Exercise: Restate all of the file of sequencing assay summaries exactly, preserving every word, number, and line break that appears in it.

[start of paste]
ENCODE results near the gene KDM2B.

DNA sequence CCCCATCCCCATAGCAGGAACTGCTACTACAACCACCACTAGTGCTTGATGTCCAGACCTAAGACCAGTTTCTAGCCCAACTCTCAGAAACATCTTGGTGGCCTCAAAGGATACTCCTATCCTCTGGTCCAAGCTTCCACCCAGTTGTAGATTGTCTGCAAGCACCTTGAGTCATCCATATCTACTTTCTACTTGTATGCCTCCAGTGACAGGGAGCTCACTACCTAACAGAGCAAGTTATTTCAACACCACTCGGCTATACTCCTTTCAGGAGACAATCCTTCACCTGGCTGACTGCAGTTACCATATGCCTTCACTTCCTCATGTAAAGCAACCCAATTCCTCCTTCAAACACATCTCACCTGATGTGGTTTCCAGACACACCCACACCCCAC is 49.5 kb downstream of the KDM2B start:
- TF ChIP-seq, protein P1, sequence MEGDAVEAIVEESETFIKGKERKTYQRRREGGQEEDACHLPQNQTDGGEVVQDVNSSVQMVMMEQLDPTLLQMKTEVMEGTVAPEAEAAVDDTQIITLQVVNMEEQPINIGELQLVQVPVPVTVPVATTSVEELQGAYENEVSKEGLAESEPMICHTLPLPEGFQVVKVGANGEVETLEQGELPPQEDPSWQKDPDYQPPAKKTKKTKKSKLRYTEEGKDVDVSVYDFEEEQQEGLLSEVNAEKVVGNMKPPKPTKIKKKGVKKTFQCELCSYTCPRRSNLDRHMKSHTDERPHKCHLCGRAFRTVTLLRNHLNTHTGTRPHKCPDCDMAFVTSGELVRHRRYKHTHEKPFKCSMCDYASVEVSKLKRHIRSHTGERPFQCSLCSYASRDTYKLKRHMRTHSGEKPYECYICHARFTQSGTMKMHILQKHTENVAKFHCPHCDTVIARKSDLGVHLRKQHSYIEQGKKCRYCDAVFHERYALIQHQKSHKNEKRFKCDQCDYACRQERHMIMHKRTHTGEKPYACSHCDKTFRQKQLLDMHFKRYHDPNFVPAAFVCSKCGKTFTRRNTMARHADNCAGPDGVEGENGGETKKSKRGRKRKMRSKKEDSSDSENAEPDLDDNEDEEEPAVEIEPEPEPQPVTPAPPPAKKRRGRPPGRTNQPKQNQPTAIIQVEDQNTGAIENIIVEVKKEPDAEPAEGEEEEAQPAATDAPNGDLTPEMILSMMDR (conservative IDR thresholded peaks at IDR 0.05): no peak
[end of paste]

ENCODE results near the gene KDM2B.

DNA sequence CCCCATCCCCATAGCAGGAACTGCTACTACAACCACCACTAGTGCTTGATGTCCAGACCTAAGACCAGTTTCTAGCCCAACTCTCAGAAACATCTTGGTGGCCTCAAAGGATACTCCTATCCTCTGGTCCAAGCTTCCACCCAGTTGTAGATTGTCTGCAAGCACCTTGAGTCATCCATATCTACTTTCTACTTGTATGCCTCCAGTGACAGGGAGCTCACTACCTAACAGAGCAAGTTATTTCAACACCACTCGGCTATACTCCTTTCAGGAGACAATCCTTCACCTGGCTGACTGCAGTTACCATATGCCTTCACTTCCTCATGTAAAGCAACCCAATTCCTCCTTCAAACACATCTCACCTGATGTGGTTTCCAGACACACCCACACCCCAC is 49.5 kb downstream of the KDM2B start:
- TF ChIP-seq, protein P1, sequence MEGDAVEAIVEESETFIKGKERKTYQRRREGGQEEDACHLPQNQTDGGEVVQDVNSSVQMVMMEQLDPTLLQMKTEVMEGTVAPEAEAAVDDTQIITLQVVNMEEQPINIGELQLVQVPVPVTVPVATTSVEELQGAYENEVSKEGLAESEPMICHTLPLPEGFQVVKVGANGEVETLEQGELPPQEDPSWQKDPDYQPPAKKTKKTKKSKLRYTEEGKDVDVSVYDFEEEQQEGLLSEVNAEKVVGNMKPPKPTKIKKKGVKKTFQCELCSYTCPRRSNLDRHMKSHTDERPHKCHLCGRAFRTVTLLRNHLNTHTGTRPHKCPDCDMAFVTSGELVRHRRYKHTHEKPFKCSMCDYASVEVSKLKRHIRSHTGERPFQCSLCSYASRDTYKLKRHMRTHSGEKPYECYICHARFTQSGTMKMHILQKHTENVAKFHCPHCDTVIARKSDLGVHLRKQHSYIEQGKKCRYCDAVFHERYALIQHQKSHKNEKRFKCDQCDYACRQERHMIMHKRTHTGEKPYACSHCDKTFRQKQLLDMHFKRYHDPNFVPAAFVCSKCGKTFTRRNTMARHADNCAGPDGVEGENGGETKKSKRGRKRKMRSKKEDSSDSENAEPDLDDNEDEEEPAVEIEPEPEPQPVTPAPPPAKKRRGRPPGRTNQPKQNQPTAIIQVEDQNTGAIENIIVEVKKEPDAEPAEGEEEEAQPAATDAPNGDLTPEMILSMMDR (conservative IDR thresholded peaks at IDR 0.05): no peak